By Bee Friedlander,
Society Institute (ASI)
Through looking at the ways that animals speak in religious texts, literature, poetry, comic books, and social networking sites, the authors in this collection examine a number of questions, including how we speak for animals, why we speak for animals, and perhaps most importantly, what the implications are for the animals themselves.
When we adopted our cat Julia last spring, she told us about her past life. She had been living for several months at the shelter from which we adopted her. She'd been left at their doorstep in a box which contained her worldly possessions: food and litter; a small soft-sided cube in which she liked to rest; and some rudimentary medical records. But by far most interesting was the note left in the carton. Written in her voice, it said:
Hi, I'm Julia - 4 year old tortie. I'm spayed, I'm relatively up to date on my shots. I'm good with all animals and I really love people. Please PLEASE give me a home - a chance to live a better life than living in the back seat of my homeless owners [sic] truck. I know you are good people so I will be safe here. Love, Julia
As Margo DeMello, the ASI's Human-Animal Studies Program Director, notes in her edited volume Speaking for Animals: Animal Autobiographical Writing, "Julia's" note is part of a tradition stretching back thousands of years and encompassing cultures around the world. Not only in myths and folktales, but in Western literature from religious text to comic books and social networking sites, animals have spoken in human voices.
A Cat and Computer, by Jeff Hayes
What is the deeper meaning of this phenomenon? In the Introduction, Margo says:
How do we explain this cross cultural and longstanding tradition of animal speaking and writing, of human-animal ventriloquism? On one level, this phenomenon surely speaks to the human desire ... to get inside animal minds, to try to understand what they think, how they see the world, and to share, a bit, in their umwelt. But how else to make sense of the human impulse to not simply attempt to know animal consciousness, which in some ways we know is impossible, but to put it to words?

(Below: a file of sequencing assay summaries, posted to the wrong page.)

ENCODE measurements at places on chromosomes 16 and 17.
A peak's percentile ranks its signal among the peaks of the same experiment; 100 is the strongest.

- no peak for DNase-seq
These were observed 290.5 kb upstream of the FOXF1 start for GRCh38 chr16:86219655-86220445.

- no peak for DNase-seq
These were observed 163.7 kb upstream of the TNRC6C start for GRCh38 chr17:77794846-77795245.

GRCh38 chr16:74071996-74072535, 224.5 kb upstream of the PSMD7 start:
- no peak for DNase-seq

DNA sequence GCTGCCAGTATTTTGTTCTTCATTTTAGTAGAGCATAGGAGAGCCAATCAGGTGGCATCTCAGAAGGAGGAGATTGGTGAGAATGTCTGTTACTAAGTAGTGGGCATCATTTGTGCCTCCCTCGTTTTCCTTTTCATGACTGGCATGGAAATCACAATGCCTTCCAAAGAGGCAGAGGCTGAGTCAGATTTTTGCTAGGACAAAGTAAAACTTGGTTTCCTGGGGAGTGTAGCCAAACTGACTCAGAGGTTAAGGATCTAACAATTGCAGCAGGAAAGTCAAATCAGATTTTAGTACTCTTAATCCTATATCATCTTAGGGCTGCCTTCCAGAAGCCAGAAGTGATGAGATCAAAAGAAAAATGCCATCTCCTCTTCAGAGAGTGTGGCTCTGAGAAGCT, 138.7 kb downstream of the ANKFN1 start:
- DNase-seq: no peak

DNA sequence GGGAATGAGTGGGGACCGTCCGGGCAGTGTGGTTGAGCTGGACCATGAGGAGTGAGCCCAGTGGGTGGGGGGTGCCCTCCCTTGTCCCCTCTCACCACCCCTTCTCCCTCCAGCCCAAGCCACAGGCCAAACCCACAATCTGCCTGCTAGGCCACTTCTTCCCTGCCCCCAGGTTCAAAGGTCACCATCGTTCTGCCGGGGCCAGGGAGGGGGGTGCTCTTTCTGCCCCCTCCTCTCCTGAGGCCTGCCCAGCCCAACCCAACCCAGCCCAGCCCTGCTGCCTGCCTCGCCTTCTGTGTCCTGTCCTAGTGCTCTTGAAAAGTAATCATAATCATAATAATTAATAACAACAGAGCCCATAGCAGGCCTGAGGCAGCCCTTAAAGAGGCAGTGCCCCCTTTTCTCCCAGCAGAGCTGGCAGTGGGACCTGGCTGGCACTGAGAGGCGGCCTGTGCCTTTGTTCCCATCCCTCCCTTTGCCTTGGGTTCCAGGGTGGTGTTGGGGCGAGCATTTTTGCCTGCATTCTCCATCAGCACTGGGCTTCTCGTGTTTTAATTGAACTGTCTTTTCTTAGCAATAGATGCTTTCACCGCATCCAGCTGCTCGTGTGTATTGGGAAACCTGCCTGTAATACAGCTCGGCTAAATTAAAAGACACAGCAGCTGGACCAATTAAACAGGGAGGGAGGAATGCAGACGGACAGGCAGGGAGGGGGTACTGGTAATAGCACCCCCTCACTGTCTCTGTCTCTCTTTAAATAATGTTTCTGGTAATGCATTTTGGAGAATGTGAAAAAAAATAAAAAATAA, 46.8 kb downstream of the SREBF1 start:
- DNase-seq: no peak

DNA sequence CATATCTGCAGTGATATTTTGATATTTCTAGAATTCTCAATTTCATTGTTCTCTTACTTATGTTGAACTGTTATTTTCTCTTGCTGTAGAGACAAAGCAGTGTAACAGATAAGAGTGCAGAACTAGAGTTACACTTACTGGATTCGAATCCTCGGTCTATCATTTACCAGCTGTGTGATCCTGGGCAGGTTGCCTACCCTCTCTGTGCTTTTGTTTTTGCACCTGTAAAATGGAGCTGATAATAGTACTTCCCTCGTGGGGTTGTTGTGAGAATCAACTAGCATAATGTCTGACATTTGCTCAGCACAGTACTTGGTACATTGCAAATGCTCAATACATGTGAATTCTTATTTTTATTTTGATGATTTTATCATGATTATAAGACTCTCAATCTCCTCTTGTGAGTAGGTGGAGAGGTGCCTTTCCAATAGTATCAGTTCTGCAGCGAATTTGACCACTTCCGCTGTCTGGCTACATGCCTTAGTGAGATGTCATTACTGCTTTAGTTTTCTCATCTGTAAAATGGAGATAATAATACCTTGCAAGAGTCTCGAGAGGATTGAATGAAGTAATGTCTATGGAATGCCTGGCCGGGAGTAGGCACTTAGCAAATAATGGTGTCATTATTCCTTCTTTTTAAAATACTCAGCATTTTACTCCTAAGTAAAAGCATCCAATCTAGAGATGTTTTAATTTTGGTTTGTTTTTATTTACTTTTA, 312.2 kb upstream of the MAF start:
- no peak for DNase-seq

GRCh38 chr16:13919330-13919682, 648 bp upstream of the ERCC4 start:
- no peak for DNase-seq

This book proposes to address this question from a variety of perspectives. Through looking at the ways that animals speak in religious texts, literature, poetry, comic books, and social networking sites, the authors in this collection examine a number of questions, including how we speak for animals, why we speak for animals, and perhaps most importantly, what the implications are for the animals themselves.
Margo told me that the impetus for this volume came from the ASI's Human-Animal Studies Fellowship. In 2008 and 2009, several of the fellows' topics piqued her interest in speaking animals in literature and on the internet. "I was so excited that people were writing about this since I was doing it myself and was thrilled that other people were thinking about the issue...I decided I really needed to formalize the project and send out a call for submissions. It was honestly one of the most gratifying projects to work on!"
Linguistic Horse, by Jeff Hayes
The collection of articles is grouped into these topics:
- (Mis) Representing Animals: The Limits and Possibilities of Representation
- Animals in Human Traditions
- Animal Self, Human Self
- Interspecies Communication and Connection
- Speaking and Knowing: Accessing Animal Subjectivity
- The Ethics and Value of Speaking for Animals
A sample of articles gives a sense of the scope and variety of topics covered. G.A. Bradshaw's "Billy and Kani" is a series of letters between an African elephant living in a US zoo and his cousin living in the wild. In "Speaking For Dogs: The Role of Dog Biographies in Improving Canine Welfare in Bangkok, Thailand," Nikki Savvides tells us about a blog "written" by a former street dog, Som, who talks about her own life since being rescued and features other dogs still on the streets, as a device to individualize these animals. Nancy Babb, a law librarian contributed a piece entitled "Who'll Let the Dogs In? Animals, Authorship, and the Library Catalog," which addresses the question what is an author, by reviewing the prohibitions of listing animals as authors.
The importance of this volume is its exploration of the tension between our fascination with animals but our limitations in trying to understand them. We humans must use our imperfect tool of language, which as Karla Armbruster says in her article, "What Do We Want from Talking Animals? Reflections on Literary Representations of Animal Voices and Minds" leaves us "with the image of slavishly devoted, imperfect versions of ourselves rather than capable beings with their own lives, perspectives, and abilities." However, Armbruster acknowledges that there may be as well, a desire to truly understand the "otherness" of animals, to "uncenter from our human perspective and -- in whatever limited way we can -- open ourselves to the nonhuman." Those of us in developed societies have fewer daily experiences with animals, contributes to what she calls a "yearning" to genuinely know these other beings.
The illustrations by artist Jeff Hayes capture the spirit of the authors' inquiries.